In 2012, brewery Anheuser-Busch solicited the feedback of over 25,000 beer drinkers in developing a new beer. The idea was, rather than develop and launch a new product no one wants, why not just ask consumers what they would buy? The result was Black Crown—a beer with a higher alcohol content. It turns out that consumers want to get drunk faster for the same amount of money. Who knew?

Crowdsourcing, in short, is tapping into the collective intelligence of large groups of people for making business decisions. But it’s not just for large corporations.

Rather than toil away in secret producing work that may or may not hit the mark, you can use principles of crowdsourcing to make less effort for yourself while making clients and users happier.

Don’t think it’s possible? Here are some work activities that lend themselves well to crowdsourcing.


1. Proposals

Do you work for days or weeks on proposals that fail to get you what you want?

When I ran my first company, an internet marketing firm, I met with potential clients face-to-face and ended our meetings by promising to send over a proposal. I would then return to my office with a sense of dread and doom, because I knew I’d be hammering away at that proposal for hours. When I finally got the proposal done, the frisson of our meeting had faded.

There’s no virtue in making a beautiful document that doesn’t work.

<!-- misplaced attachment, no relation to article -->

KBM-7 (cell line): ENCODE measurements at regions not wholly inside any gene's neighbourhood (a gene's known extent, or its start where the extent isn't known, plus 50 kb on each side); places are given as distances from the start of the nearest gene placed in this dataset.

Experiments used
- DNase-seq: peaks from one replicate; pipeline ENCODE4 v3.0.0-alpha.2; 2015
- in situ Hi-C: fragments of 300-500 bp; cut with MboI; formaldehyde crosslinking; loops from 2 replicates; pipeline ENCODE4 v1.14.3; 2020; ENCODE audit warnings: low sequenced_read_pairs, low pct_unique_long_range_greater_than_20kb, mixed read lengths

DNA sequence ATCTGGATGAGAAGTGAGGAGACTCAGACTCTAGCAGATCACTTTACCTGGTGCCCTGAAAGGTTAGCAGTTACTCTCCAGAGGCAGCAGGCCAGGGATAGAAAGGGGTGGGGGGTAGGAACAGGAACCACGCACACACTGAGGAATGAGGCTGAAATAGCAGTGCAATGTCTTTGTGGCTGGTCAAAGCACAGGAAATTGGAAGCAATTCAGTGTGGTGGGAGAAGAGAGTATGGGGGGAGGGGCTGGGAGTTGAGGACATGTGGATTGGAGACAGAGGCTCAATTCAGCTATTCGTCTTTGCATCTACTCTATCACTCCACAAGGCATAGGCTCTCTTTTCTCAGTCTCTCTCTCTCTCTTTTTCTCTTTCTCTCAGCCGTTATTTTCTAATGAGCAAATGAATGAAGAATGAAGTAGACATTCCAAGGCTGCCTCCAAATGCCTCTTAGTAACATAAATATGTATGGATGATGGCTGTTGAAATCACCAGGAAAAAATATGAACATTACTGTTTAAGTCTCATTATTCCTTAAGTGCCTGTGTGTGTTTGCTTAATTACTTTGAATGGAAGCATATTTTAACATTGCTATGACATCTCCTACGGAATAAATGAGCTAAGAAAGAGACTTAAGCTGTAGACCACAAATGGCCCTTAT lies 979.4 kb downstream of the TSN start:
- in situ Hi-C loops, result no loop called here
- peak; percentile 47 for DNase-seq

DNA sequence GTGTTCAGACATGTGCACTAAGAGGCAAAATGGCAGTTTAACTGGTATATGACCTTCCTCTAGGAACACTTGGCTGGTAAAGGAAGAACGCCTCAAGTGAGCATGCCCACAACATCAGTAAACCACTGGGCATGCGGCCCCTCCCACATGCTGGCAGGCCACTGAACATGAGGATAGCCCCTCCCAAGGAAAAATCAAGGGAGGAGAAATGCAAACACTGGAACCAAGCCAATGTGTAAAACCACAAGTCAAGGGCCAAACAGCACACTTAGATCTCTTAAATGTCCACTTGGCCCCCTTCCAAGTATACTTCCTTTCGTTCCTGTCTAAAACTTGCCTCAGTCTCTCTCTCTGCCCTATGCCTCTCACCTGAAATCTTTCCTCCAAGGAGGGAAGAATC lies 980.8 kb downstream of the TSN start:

So, instead of writing a proposal, consider this: Could you hold a face-to-face meeting in which you and the potential client write the proposal together? It’s hard for a client to say no to something she’s collaborated on.


2. Presentations

We all know how long presentations take to put together—and how often they fall flat. But one surefire way to keep your audience from getting bored is to get them involved.

Did your whole team work on something, and now you’re supposed to talk about it? Ask your team members to each talk about part of the project. Many will be flattered to get a bit of the spotlight, and you’ll look not only magnanimous, but also like a natural leader.

Could a presentation to a client instead become an interview of that client? If the client is expecting to be sold something, wouldn’t it be amazing if you spent most of your time listening to her concerns instead? Or if your client’s expecting a progress report, you could begin, “Of course we'd like to update you on our progress, but first we'd like to hear about how the process has been going for you, and if we need to adjust course a bit.” Like most people, clients usually enjoy being listened to more than they enjoy an hour-long PowerPoint deck. Just bring a list of questions so you look prepared.

Required to submit slides ahead of time, or have to hand out copies of your slides to the audience? Create a deck of 5-6 beautiful slides that simply say “Introductions,” “Defining Needs,” “Product Demo,” “Questions,” and then work your presentation—with audience participation—off that loose outline. Or, try putting questions on your slides with some blank lines below, and explain that everyone will be filling in answers as part of the presentation.


3. Sales

Selling or demonstrating a product? Do a reverse demo—that is, ask the interviewer to demo the product to you.